The Senate approved the budget resolution earlier this month. Budget resolutions do not become law and are not signed by the President, but the framework will act as an important policy blueprint. Both chambers must adopt the resolution for Democrats to use a process known as budget reconciliation to later pass legislation addressing the climate crisis, aid for families, health care and more that cannot be defeated by a GOP filibuster in the Senate.

The budget resolution includes a set of instructions for House and Senate committees that will allow them to write reconciliation legislation with a total price tag of as much as $3.5 trillion. The final reconciliation package, once it is drafted, is expected to be considered in the fall.

With regard to the $3.5 trillion topline number for this package, the President has been clear: this is the number that will honor his vision to Build Back Better,” Speaker Nancy Pelosi wrote in a letter to House Democrats over the weekend. “This is the number that has been agreed to in the Senate and is now before us in the House. Accordingly, we will write a reconciliation bill with the Senate that is consistent with that topline.”

Representative Henry Cuellar, a moderate Democrat from Texas, told CNN on Tuesday that “good progress” has been made when asked if moderates have reached a deal with leadership.

In a clear signal of the high stakes moment, Biden himself joined members of his senior team in making calls to some of the holdout moderates, according to a White House official. Biden’s senior aides and top legislative affairs officials have been in regular touch with the moderate group for several weeks and publicly backed Pelosi’s approach. But several House Democrats had quietly voiced desire for Biden himself to weigh in—something Biden did with some members Monday.

The optimistic tone Tuesday morning stood in stark contrast to the heated division on display Monday evening, when tension in the Democratic caucus came to a boiling point in a heated, expletive-laden meeting. Multiple sources confirmed that lawmakers grew visibly angry when Pelosi emphasized lawmakers shouldn’t “squander” the opportunity to pass these bills with their majority in the House.

Democrats have ambitious goals for the legislative package, which opens the door for them to implement key priorities across a wide range of policy issues. Republicans are steadfastly opposed to the effort and have denounced it as a reckless partisan tax and spending spree.

According to a summary of the budget resolution released after Democrats formally unveiled the measure the measure seeks to establish universal pre-K for 3- and 4-year-olds and make community college tuition-free for two years. Among other provisions, it calls for the establishment of a Civilian Climate Corps; adds new dental, vision and hearing benefits to Medicare coverage; and would make an “historic level” of investment in affordable housing.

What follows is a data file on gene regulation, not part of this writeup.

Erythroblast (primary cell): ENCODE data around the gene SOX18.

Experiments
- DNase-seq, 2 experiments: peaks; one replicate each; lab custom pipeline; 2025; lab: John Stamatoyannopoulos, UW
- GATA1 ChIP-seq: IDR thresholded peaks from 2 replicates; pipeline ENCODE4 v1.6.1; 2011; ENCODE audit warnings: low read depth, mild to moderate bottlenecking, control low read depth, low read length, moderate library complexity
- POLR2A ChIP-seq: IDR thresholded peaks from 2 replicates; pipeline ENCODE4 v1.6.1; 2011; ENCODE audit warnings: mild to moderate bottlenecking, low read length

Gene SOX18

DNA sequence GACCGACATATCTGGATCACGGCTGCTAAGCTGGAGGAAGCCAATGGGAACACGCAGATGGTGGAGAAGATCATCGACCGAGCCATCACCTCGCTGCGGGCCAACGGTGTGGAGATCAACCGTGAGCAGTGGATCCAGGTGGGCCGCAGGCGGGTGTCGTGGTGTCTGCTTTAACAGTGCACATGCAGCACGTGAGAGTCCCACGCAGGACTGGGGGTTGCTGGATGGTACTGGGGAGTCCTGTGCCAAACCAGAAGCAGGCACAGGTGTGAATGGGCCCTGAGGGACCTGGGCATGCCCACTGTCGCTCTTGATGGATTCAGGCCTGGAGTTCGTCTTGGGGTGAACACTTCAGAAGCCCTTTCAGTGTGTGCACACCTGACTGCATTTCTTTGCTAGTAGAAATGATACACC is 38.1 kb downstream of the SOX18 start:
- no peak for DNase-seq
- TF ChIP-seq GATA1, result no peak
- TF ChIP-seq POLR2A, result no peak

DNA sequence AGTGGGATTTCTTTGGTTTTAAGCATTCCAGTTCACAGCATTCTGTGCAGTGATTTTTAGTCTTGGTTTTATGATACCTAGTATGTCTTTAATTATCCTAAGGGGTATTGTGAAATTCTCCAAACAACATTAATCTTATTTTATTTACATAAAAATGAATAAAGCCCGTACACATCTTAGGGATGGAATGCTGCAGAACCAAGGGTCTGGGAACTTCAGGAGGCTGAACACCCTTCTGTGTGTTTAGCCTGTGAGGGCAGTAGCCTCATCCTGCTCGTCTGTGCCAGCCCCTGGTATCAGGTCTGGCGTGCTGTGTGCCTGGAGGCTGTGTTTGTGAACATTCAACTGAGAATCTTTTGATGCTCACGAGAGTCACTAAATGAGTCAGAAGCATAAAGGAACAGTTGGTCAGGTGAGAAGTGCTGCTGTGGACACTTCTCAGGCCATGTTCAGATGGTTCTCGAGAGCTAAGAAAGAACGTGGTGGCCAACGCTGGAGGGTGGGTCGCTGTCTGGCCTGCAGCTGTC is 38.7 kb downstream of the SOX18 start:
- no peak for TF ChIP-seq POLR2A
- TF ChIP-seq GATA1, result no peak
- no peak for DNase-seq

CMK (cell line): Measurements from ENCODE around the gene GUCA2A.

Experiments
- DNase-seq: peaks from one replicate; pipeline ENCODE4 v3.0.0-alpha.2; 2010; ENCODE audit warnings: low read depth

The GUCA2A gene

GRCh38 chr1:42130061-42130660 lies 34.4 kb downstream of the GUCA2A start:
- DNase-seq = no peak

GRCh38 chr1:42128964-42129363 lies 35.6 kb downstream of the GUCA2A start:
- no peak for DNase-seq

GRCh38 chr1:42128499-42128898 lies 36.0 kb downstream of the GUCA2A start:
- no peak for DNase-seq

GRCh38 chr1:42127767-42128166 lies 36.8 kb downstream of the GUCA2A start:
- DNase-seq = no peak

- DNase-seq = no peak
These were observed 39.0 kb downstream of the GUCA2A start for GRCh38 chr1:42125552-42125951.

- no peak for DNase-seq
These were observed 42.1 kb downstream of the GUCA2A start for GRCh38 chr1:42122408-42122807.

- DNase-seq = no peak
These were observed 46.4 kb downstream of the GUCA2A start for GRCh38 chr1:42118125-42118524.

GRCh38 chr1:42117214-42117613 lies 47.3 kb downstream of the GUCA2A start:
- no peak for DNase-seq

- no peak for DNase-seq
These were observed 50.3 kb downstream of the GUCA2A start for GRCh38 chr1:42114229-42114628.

The budget resolution sets a target date of September 15 for committees to submit their reconciliation legislation.

Democrats will ultimately be subject to constraints on what they can include under the budget reconciliation process. Provisions have to directly impact the budget, and the Senate parliamentarian may rule that certain priorities cannot be included as a result. The parliamentarian is responsible for advising the chamber on how its rules, protocols and precedents operate.

Research contact: @CNN

Polls find that Americans agree: War in Afghanistan wasn’t worth it

August 24, 2021

As corporate media amplify pro-war voices to cover developing events in Afghanistan, two polls out Sunday, as well as one from the week before, found that the U.S. public has little appetite for continuing the 20-year war, reports Raw Story.

CBS News/YouGov survey, conducted August 18-20, found that 63% of respondents nationwide approve of President Joe Biden’s decision to pull troops out of Afghanistan, and just 37% disapprove. Just 47%, however, approve of the way Biden is handling the troop withdrawal.

Separate polling from NBC News, conducted August 14-17asked if the war in Afghanistan was worth it. Sixty-one percent said it was not, compared to 29% who said it was. The last time the poll asked the question was in June of 2014 when similar percentages were found. At that time, 65% said the war wasn’t worth it, compared to 27% who said it was.

Those findings mirror a poll out last week from The Associated Press-NORC Center for Public Affairs Research. Conducted leading up to and after the Taliban entered Kabul on Sunday, August 15, the survey found 62% of U.S. adults believed the war in Afghanistan wasn’t worth fighting.

The surveys were released amid still emerging and chaotic scenes of Afghan civilians trying to flee Taliban takeover of the country, Raw Story reported. The British military said Sunday that seven people were killed as a result of a crowd crush at the Kabul airport.